Forget sunscreen. Forget even water. I’m convinced that the most important thing to bring to an off-road race is your own toilet paper.
I’m also beyond grateful that I didn’t have to learn this lesson the hard way.
I was in Nevada last week for my first-ever trip to General Tire Vegas to Reno, the seventh round on the 2018 Best in the Desert calendar and the longest off-road race in the United States. The 530-mile point-to-point race commences with contingency from Las Vegas on Thursday, kicks off roughly two hours away in Beatty on Friday morning, and ends overnight in Reno. This endurance test features most of the sport’s most talented men and women, as well as its fastest trucks, cars, motorcycles, quads, and UTVs.
It was also my first event with Jim Beaver since joining the Down and Dirty Show team. I’d gone to the Parker 425 with him years before, but we didn’t make it to the starting line after an engine failure in qualifying. We were entered in a Trick Truck in that event; this year, Jim and his brother Trent would be splitting driving duties in the Vision Wheel and General Tire-backed Polaris RZR in the Pro Turbo class, with James Hill and Bryant Shontz calling the notes.
What I’ve gotten myself into doesn’t remotely resemble the racing I’m used to. When I was a kid, it was paved ovals in New Hampshire all the way, from local tracks like Lee and Star Speedway to what was then New Hampshire International Speedway. We did IndyCar and lower-level NASCAR races for years until we finally got Winston Cup tickets in 2000. The one race I got to see Dale Earnhardt run in person was run with restrictor plates after Adam Petty and Kenny Irwin Jr. died at the track earlier in the year. The only exceptions I had were the handful of times my family went to the Canadian Grand Prix.
My first off-road race of any sort wasn’t until 2011, when I went up to the New England Forest Rally for Rally America—a group that, although I didn’t know it back then, I’d be working for less than a decade later. From there, I was hooked on rally, and later rallycross; I spent five years working for Red Bull GRC as its social media manager and media director, and it was actually at my first event as a series employee, the first open GRC Lites test in January 2013, where I met Jim.
To make a long story short, with the end of GRC this year I’ve found myself in a terrific new role working for Jim, but also number of unfamiliar situations. Vegas to Reno, though, was one of those situations that I was looking forward to the most. Off-road racing takes all of the normal aspects of motorsport—the speed, the endurance, the logistical challenges—and cranks them up to 11. It requires a whole new set of skills, and most importantly, the ability to learn and adapt to as much as you can on the fly.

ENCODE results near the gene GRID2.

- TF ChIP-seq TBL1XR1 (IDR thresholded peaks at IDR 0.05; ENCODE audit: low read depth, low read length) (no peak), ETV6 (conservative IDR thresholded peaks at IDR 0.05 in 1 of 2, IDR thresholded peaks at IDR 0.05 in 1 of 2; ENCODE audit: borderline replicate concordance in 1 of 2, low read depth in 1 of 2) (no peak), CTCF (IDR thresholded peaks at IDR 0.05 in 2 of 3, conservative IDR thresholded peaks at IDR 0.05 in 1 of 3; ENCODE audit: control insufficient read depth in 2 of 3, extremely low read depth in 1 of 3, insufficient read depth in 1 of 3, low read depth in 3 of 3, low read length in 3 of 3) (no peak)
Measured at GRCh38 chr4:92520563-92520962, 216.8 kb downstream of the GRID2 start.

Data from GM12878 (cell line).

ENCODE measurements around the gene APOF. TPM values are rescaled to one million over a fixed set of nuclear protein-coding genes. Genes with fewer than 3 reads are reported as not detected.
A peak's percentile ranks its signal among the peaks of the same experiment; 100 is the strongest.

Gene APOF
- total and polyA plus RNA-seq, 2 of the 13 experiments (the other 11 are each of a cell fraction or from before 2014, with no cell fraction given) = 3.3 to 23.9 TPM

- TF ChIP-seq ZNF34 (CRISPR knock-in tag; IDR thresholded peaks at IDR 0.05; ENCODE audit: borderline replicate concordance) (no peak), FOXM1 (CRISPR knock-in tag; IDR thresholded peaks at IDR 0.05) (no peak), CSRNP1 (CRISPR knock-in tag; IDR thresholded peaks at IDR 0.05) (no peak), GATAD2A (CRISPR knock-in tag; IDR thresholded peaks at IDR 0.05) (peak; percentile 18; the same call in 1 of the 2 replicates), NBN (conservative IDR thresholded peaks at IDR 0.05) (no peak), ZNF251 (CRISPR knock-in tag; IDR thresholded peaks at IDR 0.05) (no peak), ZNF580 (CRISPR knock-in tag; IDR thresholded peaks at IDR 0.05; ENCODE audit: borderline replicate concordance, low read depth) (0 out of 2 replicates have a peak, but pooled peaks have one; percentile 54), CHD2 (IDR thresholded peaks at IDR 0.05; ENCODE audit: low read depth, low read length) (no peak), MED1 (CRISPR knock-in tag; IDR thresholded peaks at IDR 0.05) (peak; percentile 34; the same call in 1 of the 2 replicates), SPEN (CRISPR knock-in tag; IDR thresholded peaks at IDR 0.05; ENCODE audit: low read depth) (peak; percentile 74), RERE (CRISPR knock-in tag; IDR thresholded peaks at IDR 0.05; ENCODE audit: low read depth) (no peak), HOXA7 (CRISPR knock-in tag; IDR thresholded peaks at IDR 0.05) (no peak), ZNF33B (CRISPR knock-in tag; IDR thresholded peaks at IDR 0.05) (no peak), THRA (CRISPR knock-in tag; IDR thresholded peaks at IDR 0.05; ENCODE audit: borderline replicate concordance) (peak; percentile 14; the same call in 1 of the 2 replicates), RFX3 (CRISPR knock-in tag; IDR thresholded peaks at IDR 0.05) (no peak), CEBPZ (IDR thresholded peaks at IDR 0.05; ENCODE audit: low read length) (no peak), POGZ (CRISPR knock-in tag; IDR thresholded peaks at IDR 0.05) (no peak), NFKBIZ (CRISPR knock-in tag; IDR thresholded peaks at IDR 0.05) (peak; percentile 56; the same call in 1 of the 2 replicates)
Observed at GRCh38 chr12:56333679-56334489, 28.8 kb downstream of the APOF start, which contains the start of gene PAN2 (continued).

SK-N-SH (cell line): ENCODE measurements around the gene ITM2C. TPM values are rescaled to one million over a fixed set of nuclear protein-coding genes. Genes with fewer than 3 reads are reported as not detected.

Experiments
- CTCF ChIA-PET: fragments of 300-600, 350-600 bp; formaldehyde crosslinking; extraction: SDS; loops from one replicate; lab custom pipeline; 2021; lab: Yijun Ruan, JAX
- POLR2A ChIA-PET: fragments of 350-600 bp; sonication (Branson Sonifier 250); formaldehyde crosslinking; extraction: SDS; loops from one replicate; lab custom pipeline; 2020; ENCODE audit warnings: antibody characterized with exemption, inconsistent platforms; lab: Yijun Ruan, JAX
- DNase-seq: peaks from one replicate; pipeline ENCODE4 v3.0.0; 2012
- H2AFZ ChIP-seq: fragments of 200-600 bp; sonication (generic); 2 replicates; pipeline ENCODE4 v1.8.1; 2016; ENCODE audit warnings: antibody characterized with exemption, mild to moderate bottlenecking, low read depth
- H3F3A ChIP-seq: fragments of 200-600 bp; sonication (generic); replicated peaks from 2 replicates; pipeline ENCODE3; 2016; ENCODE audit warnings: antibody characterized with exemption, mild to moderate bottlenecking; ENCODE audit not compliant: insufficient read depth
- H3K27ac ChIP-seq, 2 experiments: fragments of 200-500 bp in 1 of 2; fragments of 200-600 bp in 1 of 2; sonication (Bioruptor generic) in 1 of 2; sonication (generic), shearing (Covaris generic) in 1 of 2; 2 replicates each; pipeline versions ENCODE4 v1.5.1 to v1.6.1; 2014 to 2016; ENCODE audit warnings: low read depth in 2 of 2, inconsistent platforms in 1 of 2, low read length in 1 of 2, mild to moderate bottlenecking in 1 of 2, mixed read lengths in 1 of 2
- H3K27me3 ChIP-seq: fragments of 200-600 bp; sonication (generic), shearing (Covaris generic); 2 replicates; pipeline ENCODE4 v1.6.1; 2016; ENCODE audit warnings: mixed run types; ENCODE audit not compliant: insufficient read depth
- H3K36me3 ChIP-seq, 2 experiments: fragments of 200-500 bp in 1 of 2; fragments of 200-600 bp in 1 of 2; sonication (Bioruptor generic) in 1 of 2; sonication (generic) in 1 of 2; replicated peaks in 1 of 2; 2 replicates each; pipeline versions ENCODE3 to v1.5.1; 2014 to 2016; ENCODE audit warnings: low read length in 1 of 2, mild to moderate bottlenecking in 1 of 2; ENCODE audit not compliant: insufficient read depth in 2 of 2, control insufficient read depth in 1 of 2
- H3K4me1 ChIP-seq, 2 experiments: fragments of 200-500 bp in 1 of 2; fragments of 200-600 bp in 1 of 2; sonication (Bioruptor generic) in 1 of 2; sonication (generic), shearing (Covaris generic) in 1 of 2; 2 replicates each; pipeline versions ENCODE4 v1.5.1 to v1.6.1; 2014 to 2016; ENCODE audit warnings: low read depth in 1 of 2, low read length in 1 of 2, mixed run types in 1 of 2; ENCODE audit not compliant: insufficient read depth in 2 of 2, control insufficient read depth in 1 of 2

The most important of those lessons came when we got to the start line on Friday morning. With 366 entries, Beatty was absolutely packed—and that’s even with the motorcycle and quad competitors starting the race at 5:45AM, more than four hours before the fastest Trick Truck and Class 1500 qualifiers. Considering that there are only so many porta-potties in the area, it’s not the world’s most glamorous place to take a dump.
It also means that your amenities may be… let’s just say “lacking.”
Fortunately for Jim, fellow UTV racer Sierra Romo was on hand to bail him out with a roll of toilet paper before he found himself in an uncomfortable situation. With that crisis averted, it was just a matter of counting down until our turn to hit the starting line and get out on course.
Jim and James took off at around 11:30AM local time, 18th in a stacked Pro Turbo UTV class of nearly 60 entries. Not long after, Trent and I took off as well in our chase truck, heading into Beatty to pick up Will Turk from our pit team and run to the first pit. The logistics to a program like this are impressive the first time you see it in action: our primary pit vehicle was a box truck, but we had multiple other chase pickups running up the highway, each with different personnel and different responsibilities. Aside from carefully planned route books, long distance radio communication was a must, although we ended up going to cell phones whenever possible because of faulty wiring on ours.
We hit the first and second pit areas just to make sure that everything was running smoothly. When we saw the #915 pass through, we took right off. From there, it was back onto the open road, taking our place in a convoy of thousands of other vehicles and personnel to get to the next stop.